By Annette Temmh​off​

Organisational culture has been described as a shared set of values and beliefs within an organisation – the norms that guide working behaviour and performance1. It impacts the way in which change is managed within an organisation.

Whilst there is a proliferation of literature that espouses the “right” way to implement change, the implementation of change is largely contextual.  When the tools and activities managers use to implement change are aligned with the framework of the organisation’s culture, success if more probable and there is less chance of resistance2.

To illustrate, if an organisation’s culture is built on trust, respect, and open communication, this should guide the way managers implement a change program. They may, for example, involve employees early on in the change initiatives, as openly and honestly communicating change not only helps employees cope with the change, but improves their perception of the organisation, particularly its honesty and trustworthiness3,4. When employees trust their supervisors, even when control over their work environment is perceived to be low, organisational commitment remains high. As such, change initiatives are more likely to succeed4.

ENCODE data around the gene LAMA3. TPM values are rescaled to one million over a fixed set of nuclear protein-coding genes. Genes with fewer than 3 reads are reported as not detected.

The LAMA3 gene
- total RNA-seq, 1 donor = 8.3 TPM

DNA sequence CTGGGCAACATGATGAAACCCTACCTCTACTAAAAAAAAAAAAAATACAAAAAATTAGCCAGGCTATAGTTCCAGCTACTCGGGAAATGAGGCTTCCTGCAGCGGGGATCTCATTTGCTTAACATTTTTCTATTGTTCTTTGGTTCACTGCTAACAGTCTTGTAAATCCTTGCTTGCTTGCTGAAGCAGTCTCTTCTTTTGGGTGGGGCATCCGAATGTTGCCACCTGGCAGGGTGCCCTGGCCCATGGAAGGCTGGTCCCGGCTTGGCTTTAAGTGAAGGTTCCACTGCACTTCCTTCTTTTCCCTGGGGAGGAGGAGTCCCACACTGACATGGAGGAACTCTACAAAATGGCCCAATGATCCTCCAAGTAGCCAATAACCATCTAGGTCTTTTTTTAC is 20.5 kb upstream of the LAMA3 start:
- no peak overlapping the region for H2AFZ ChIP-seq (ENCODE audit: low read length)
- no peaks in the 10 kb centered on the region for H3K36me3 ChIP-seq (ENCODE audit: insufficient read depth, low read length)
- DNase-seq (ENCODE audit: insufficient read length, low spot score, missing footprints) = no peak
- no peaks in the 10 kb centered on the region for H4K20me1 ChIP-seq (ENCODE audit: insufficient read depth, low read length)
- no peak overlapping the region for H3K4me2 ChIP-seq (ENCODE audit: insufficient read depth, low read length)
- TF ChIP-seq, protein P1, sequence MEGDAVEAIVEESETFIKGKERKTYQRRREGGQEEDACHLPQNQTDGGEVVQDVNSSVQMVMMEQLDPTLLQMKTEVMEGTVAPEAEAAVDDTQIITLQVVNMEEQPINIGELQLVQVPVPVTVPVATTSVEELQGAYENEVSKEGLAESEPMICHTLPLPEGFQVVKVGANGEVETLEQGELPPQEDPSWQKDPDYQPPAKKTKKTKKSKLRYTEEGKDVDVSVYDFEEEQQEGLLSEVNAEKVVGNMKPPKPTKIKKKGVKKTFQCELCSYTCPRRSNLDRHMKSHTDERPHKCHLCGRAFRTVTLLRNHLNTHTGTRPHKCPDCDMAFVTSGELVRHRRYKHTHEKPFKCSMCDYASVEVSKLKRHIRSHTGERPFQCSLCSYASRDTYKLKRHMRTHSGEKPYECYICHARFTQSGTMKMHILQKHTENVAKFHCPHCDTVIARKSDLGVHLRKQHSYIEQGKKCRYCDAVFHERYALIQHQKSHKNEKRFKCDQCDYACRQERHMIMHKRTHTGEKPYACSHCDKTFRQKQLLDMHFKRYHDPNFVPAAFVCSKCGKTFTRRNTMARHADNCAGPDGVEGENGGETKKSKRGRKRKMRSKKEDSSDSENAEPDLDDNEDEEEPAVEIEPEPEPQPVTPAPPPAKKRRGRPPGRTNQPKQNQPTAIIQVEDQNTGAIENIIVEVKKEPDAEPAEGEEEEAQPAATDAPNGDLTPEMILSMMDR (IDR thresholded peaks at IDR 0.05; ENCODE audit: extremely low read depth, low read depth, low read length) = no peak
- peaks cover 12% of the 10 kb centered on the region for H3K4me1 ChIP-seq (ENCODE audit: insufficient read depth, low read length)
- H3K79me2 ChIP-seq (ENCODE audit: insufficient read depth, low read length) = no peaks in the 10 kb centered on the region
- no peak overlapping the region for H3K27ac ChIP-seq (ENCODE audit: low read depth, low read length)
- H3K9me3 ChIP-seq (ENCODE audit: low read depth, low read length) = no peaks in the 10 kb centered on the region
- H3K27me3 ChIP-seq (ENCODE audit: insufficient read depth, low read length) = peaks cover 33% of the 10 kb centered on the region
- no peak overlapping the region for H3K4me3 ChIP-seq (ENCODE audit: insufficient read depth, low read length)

But just as culture impacts change, so too does change impact culture2.  For example, in the NFP sector changes in government reporting requirements have had quite an impact on organisational culture.  In some NFPs, there has been a shift from a culture where trust, community and support were paramount to one where accountability and high performance is now promoted. Quite a cultural shift and a challenging one for many employees to accept.

GAT CONSULTING can assist organisations to develop a change and cultural leadership strategy and implement this using sound business and psychological principles.  Contact us for further information


  1. Schein, E. H. (1996). Culture: The Missing Concept in Organization Studies. Administrative Science Quarterly41(2), 229-240.
  2. Jabri, M. (2012) Managing organisational change; process social construction and dialogue. Palgrave Macmillan.
  3. Terry, D. J. & Jimmieson, N. L. (2003). A stress and coping approach to organisational change: evidence from three field studies. Australian Psychologist, 38 (2), 92-101.
  4. Neves, P., & Caetano, A. (2006). Social Exchange Processes in Organizational Change: The Roles of Trust and Control. Journal of Change Management, 6(4), 351-364.


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